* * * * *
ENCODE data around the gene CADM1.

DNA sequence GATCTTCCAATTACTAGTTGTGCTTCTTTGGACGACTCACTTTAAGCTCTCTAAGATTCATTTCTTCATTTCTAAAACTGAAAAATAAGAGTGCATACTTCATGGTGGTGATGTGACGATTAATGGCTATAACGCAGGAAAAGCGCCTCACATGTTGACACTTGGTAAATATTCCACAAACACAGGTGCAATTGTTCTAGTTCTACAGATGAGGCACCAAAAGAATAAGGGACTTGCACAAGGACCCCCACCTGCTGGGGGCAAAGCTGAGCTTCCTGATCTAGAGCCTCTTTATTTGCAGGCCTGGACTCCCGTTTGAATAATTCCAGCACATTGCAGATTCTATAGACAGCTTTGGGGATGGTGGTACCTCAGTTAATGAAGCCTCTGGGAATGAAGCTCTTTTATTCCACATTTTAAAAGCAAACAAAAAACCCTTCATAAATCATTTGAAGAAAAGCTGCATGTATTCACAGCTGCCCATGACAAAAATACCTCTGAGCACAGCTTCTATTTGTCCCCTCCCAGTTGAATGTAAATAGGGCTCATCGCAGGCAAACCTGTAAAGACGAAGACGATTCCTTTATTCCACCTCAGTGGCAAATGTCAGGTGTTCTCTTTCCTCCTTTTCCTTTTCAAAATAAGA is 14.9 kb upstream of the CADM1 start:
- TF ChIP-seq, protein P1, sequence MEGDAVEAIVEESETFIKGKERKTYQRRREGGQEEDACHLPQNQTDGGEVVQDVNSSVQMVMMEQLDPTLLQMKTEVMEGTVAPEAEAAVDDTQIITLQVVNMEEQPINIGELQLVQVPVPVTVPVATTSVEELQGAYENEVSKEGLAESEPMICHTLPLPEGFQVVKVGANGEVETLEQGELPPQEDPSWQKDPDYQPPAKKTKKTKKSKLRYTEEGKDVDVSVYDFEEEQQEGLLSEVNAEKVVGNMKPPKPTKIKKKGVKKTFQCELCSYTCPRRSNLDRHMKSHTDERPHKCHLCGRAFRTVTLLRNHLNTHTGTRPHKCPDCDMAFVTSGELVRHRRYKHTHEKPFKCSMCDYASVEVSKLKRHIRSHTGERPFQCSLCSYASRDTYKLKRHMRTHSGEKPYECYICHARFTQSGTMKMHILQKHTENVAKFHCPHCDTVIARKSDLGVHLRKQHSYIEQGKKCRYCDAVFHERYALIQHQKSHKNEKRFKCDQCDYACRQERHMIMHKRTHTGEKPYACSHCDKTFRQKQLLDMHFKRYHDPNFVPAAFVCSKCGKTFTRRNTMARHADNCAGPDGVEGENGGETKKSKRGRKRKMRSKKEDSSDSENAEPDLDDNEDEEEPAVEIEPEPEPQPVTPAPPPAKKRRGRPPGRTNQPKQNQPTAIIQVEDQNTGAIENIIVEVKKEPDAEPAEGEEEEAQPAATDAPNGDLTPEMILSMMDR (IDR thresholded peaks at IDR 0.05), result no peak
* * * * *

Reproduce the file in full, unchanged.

ENCODE data around the gene CADM1.

DNA sequence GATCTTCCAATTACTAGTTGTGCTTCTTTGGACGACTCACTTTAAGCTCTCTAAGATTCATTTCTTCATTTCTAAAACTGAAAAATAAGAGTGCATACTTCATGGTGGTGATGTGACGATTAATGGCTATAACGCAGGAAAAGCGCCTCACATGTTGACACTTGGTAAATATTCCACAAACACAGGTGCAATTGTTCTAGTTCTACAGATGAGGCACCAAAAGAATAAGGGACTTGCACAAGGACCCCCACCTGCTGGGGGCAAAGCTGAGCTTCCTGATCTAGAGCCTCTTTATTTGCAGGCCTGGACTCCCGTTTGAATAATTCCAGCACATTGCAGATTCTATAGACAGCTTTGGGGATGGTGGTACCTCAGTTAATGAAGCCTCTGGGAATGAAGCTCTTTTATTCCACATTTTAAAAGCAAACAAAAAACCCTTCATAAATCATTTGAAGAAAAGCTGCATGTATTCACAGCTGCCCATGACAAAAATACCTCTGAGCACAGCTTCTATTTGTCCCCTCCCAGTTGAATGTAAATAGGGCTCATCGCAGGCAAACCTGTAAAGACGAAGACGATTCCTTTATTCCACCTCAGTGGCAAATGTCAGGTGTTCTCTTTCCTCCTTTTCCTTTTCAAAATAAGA is 14.9 kb upstream of the CADM1 start:
- TF ChIP-seq, protein P1, sequence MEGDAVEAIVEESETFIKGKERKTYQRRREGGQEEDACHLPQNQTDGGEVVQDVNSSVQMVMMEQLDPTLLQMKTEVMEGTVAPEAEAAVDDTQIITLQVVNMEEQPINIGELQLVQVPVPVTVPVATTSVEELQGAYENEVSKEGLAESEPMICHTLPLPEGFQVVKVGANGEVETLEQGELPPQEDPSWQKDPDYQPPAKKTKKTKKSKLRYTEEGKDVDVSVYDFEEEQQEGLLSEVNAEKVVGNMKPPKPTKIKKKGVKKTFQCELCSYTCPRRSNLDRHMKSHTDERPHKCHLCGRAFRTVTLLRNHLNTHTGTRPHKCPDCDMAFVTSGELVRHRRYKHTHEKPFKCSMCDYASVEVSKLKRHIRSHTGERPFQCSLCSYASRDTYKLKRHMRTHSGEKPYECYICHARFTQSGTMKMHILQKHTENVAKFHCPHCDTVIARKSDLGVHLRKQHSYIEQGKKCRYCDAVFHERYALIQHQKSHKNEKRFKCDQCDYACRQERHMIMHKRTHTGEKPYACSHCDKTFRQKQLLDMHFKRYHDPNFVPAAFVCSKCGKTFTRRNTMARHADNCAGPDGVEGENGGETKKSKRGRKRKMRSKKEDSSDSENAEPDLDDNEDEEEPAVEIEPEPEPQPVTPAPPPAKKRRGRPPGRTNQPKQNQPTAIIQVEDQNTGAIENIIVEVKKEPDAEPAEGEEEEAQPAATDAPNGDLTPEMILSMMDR (IDR thresholded peaks at IDR 0.05), result no peak